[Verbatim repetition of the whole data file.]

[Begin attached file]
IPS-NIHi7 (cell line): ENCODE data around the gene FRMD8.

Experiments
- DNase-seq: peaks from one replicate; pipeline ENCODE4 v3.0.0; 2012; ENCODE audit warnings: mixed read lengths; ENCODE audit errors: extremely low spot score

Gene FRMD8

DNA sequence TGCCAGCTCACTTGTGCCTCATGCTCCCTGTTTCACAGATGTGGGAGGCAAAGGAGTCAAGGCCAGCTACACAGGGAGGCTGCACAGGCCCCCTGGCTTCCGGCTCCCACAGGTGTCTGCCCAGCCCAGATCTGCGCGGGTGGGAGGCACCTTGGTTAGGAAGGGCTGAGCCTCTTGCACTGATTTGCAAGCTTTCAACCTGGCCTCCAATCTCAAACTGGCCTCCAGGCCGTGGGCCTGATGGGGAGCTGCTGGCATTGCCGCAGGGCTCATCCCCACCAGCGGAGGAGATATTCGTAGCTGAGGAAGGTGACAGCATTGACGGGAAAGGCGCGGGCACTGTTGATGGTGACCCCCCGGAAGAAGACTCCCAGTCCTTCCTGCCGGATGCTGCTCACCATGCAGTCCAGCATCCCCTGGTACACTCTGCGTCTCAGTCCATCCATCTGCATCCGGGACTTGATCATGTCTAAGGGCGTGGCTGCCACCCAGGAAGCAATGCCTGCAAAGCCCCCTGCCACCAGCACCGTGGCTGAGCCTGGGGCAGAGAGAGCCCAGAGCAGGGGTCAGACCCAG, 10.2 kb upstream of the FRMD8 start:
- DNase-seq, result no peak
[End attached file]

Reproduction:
IPS-NIHi7 (cell line): ENCODE data around the gene FRMD8.

Experiments
- DNase-seq: peaks from one replicate; pipeline ENCODE4 v3.0.0; 2012; ENCODE audit warnings: mixed read lengths; ENCODE audit errors: extremely low spot score

Gene FRMD8

DNA sequence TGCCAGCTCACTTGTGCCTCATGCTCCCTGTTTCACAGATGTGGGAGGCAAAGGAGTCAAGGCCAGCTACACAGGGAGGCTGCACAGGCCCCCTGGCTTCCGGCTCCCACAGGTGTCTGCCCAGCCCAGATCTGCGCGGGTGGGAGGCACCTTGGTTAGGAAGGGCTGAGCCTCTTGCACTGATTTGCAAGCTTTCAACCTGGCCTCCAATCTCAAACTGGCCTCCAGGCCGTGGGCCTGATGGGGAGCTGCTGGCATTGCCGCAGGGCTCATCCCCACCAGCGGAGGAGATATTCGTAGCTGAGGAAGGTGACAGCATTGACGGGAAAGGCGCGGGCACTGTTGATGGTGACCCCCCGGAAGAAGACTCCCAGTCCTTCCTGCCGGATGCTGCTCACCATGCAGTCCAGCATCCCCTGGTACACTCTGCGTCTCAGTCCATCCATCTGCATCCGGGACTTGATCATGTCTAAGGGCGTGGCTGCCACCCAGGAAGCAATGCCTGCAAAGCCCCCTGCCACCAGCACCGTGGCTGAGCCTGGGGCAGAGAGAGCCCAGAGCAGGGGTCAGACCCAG, 10.2 kb upstream of the FRMD8 start:
- DNase-seq, result no peak